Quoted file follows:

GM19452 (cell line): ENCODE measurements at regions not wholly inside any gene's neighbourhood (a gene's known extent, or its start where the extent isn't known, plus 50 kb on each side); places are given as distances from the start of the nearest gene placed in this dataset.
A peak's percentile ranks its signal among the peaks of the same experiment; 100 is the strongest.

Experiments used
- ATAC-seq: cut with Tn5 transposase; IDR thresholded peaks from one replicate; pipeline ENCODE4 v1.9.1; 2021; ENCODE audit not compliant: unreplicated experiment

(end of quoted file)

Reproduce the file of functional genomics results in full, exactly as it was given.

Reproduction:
GM19452 (cell line): ENCODE measurements at regions not wholly inside any gene's neighbourhood (a gene's known extent, or its start where the extent isn't known, plus 50 kb on each side); places are given as distances from the start of the nearest gene placed in this dataset.
A peak's percentile ranks its signal among the peaks of the same experiment; 100 is the strongest.

Experiments used
- ATAC-seq: cut with Tn5 transposase; IDR thresholded peaks from one replicate; pipeline ENCODE4 v1.9.1; 2021; ENCODE audit not compliant: unreplicated experiment